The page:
Travel News: What does the Philippines pivot to China mean for tourism?

China was the country with the most international departures world wide at over 84 Million, making Chinese travelers an ever-growing presence, especially in Asia. Now, that the Philippine government under President Duterte is making a “pivot” towards China, what will that mean for travel to the Philippines? The Department of Tourism is looking to grow the tourism industry in the country and China is one of the target countries. Let’s look at the data and see how it could impact your travel plans!

The Philippines received close to 5 Million international visitors in 2014 – far behind popular Malaysia (27.4M) and Thailand (24.8M) and even Myanmar, Cambodia and Laos are catching up quickly (according to World Bank data).

phl_chi-inbound-travelersChinese travelers have been a big part of that growth story, as you can see from the below CAPA data for the 1.Half of 2016:

phl_chi-chinese-travelersSo, even at the time of of heightened tension between China and the Philippines due to the ruling on the South China Sea earlier this year, travel to the Philippines has been growing fast than in any other SE Asian country! Because a lot of tourism in China is handled by state-run travel organizations, the newly friendly relationship could increase the number of tourists to the Philippines. Manila has seen a lot of investment into integrated gambling and entertainment resorts that target the Chinese market. Increased business activity could also increase business travel.

The major Filipino and Chinese airlines are already serving the air travel market between the two countries (with the exception of China’s only 5-star airline Hainan Airlines). Philippine Airlines and Cebu Pacific are the two biggest carriers and PAL and Xiamen Airlines have added the most capacity over the last year:

phl_chi-capa-airlinecapaChinese mass tourism that has driven growth in Thailand would likely target the beach destinations in the South, with Boracay, Bohol and Cebu the most developed resort areas – but those destinations currently have a total non-stop capacity of less than 1,000 seats per week. The challenge for a rapid increase of inbound tourism will be the air transport infrastructure. Manila’s International Airport is already operating beyond it’s capacity with frequent delays due to airport crowding. So, new non-stop flights bypassing Manila would be needed to grow Chinese tourism to the beaches of the South.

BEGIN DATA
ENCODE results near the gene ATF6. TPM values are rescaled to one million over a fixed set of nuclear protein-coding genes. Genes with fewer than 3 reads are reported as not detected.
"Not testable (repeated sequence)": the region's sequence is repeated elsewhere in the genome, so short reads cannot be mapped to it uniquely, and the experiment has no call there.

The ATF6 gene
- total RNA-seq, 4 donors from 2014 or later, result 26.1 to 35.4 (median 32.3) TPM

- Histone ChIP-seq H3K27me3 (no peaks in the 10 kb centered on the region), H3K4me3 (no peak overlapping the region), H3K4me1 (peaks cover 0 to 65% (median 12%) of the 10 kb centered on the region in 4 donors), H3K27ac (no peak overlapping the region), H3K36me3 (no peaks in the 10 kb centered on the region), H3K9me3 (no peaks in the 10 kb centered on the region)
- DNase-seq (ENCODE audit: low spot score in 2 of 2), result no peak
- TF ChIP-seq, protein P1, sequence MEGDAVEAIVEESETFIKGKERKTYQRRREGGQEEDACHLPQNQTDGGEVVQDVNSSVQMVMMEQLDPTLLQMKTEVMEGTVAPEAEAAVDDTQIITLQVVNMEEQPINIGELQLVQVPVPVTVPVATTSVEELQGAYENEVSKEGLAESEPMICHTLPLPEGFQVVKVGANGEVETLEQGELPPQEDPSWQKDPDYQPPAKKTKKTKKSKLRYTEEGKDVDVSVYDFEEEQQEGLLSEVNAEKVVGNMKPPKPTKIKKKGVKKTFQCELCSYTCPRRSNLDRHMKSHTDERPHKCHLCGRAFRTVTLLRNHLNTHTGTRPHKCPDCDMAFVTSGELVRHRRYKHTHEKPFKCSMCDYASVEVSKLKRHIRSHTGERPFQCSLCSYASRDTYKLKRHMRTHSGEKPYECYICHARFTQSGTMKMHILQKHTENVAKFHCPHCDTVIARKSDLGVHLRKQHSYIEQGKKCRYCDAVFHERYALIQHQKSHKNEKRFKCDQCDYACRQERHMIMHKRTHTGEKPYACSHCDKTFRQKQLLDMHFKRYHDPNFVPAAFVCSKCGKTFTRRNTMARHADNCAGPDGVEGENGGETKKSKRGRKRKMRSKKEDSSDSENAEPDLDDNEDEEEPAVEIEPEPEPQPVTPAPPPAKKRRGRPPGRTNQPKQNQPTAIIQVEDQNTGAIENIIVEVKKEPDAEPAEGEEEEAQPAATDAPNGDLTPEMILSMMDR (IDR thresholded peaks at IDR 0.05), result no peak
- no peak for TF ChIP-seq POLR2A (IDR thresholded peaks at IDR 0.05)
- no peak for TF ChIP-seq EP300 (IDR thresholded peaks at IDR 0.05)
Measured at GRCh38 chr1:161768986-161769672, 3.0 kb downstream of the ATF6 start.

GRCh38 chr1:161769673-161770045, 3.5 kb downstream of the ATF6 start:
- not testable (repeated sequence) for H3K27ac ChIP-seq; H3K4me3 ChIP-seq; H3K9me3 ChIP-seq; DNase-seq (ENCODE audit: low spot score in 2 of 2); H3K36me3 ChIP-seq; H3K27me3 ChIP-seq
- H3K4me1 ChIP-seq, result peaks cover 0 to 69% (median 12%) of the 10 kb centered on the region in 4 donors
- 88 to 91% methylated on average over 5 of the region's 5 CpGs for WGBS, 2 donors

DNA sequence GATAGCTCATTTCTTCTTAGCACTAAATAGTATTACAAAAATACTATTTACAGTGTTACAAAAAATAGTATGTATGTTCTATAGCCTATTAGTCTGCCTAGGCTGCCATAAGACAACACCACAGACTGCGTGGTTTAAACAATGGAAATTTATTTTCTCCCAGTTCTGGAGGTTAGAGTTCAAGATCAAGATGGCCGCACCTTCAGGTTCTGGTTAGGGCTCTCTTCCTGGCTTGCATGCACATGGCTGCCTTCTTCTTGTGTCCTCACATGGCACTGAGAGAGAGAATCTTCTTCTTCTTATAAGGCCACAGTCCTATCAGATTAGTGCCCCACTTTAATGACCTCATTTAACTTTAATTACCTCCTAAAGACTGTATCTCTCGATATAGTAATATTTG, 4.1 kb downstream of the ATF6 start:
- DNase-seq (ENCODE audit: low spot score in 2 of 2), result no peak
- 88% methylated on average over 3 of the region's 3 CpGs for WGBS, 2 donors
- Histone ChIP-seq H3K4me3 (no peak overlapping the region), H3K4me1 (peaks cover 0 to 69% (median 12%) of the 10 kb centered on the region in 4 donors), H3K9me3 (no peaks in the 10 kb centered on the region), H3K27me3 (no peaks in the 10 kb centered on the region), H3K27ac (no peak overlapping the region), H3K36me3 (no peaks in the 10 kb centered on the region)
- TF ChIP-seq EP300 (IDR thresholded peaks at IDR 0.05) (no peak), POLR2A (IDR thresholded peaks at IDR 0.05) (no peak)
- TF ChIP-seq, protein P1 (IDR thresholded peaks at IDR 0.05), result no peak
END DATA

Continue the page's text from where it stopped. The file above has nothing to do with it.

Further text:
Boracay Beach PanNightThe hotel industry is well ahead of the air industry, with massive casino hotels rising quickly in Manila. The Chinese-owned Hennan Group is opening large hotels (like the Hennan Bohol with more than 400 rooms) that are able to cater to large tour groups.

With more than 7,000 islands, many of them undeveloped, there is lots of room to grow for tourism in the Philippines and a chance for the country to grow the industry and for employment opportunities outside Metro Manila.
If you prefer well developed resort destinations, you will likely find more options and easier access in the future. If you prefer to travel independently and off the beaten path – there are still plenty of islands that see few travelers and will remain the experience that the Philippines and the ever-friendly Filipinos are known for. Tourism, like global trade, is not a zero-sum game and there is lots of room for growth in the Philippines, regardless of where the travelers are coming from. The investments into the travel infrastructure will benefit group and individual travelers alike, so to me, this is win-win-win situation all around.

I will continue to visit and review developed resort destinations and off-the beaten path islands to help you find the experience you are looking for – and there is a lot to visit and review in the Philippines! Stay tuned for hotel reviews from Boracay, tips for scuba diving in Anilao and less visited islands like Siargao! I will also try to review some of the Chinese carriers serving the Philippines, so you know what to expect!

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